- The Washington Times - Wednesday, August 10, 2005

Conservatives and an independent fact-checking group are picking apart the pro-choice TV ad targeting Supreme Court nominee Judge John G. Roberts Jr., but Senate Democrats are staying out of the fracas.

The ad — run by NARAL Pro-Choice America — accuses Judge Roberts of supporting a violent anti-abortion activist in a brief he wrote for a Supreme Court case while working as deputy solicitor general in the first President Bush’s administration.

The conservative American Center for Law and Justice called the ad “factually flawed and reprehensible.” The unaffiliated Annenberg Public Policy Center said the ad gives a “false implication.”

Senate Democrats, however, were avoiding the whole controversy by declining to comment, because, aides said, they had not seen the ad.

Republicans were not so silent.

Sen. John Cornyn, Texas Republican and member of the Judiciary Committee, said the accusations are the same ones that liberals have cast at nominees for decades. He recalled a flier at one rally against Supreme Court Justice David H. Souter that warned: “Stop Souter or women will die.”

“So these charges are not new, and the attacks are little more than recycled slander,” Mr. Cornyn said. “I hope my colleagues can resist this low-road approach to what should be a fair, thorough and dignified confirmation process.”

The Annenberg study of the ad concluded that it “misleads when it says Roberts supported a clinic bomber.”

“It is true that Roberts sided with the bomber and many other defendants in a civil case, but the case didn’t deal with bombing at all,” the Annenberg analysis said. “Roberts argued that abortion clinics who brought the suit had no right use an 1871 federal anti-discrimination statute against anti-abortion protesters who tried to blockade clinics. Eventually, a 6-3 majority of the Supreme Court agreed, too. Roberts argued that blockades were already illegal under state law.”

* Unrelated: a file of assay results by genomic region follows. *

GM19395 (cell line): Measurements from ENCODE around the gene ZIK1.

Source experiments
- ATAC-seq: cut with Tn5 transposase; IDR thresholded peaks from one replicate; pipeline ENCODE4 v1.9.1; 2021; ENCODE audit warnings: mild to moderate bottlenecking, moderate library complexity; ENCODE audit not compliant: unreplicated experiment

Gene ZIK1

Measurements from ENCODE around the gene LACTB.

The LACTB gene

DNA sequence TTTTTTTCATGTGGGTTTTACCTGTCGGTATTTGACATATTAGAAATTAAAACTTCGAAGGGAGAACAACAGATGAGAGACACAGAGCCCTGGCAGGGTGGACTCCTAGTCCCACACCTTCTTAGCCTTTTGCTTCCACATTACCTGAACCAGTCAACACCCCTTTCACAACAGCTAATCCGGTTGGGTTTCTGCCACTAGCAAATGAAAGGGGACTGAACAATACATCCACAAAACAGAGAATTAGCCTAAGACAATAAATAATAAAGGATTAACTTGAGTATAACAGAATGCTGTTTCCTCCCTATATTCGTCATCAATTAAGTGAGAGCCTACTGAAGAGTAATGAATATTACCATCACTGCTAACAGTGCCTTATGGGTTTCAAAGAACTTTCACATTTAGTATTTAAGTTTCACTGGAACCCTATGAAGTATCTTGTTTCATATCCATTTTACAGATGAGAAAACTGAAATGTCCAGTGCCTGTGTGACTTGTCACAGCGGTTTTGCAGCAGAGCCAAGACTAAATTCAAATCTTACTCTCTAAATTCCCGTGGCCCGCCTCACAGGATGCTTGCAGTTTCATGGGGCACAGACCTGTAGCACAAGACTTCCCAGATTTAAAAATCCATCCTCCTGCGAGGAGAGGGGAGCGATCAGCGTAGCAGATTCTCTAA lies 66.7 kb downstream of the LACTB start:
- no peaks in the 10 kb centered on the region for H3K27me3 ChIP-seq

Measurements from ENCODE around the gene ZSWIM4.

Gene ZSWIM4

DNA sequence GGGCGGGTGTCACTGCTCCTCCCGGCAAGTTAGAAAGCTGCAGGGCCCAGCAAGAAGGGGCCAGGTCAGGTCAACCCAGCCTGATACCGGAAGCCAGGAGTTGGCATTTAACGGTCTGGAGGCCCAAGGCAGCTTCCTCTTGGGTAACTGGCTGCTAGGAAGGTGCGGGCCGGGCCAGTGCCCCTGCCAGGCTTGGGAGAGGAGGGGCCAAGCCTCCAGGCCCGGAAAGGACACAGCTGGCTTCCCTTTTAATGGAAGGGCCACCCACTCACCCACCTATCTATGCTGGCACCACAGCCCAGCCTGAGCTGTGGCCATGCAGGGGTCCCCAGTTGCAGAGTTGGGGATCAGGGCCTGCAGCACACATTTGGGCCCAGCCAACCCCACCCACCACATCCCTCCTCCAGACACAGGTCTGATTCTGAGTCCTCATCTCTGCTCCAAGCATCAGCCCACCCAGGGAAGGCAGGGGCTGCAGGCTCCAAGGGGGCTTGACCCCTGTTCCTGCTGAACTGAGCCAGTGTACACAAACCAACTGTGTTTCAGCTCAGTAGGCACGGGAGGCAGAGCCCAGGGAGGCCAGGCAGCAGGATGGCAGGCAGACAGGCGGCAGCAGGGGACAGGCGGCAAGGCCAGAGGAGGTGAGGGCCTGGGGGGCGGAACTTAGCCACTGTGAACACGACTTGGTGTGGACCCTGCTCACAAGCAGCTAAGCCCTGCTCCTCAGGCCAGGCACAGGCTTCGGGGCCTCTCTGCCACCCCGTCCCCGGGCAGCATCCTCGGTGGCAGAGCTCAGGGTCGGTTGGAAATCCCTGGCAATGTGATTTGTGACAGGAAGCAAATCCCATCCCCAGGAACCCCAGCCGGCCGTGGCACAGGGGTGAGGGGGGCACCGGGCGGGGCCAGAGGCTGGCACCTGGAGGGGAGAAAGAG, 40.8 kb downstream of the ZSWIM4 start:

Annenberg also said the images used in the ad are “especially misleading” because the pictures of a clinic bombing used in the ad happened nearly seven years after Judge Roberts wrote his legal brief.

Also yesterday, the National Association of Manufacturers endorsed Judge Roberts — the first such endorsement in the trade group’s 110-year history.

“Judge Roberts’ record is one that fully qualifies him as a Justice who will interpret the law as written, not an activist who will legislate from the bench,” said NAM President John Engler. “Business depends on a legal system that is fair and predictable.”

Eugene Delgaudio, president of the conservative group Public Advocate, withdrew his support for Judge Roberts yesterday because the nominee gave pro bono help to a homosexual-rights group that went on to win a major victory in the Supreme Court’s Romer v. Evans decision. That 1996 ruling struck down a Colorado referendum prohibiting local governments from recognizing homosexual rights.

“He claims that he strictly interprets the Constitution,” Mr. Delgaudio said. “That is the candidate we want. That is the candidate we demand. And yet, when given the option to volunteer, he volunteered to help the opposition to constructionism.”

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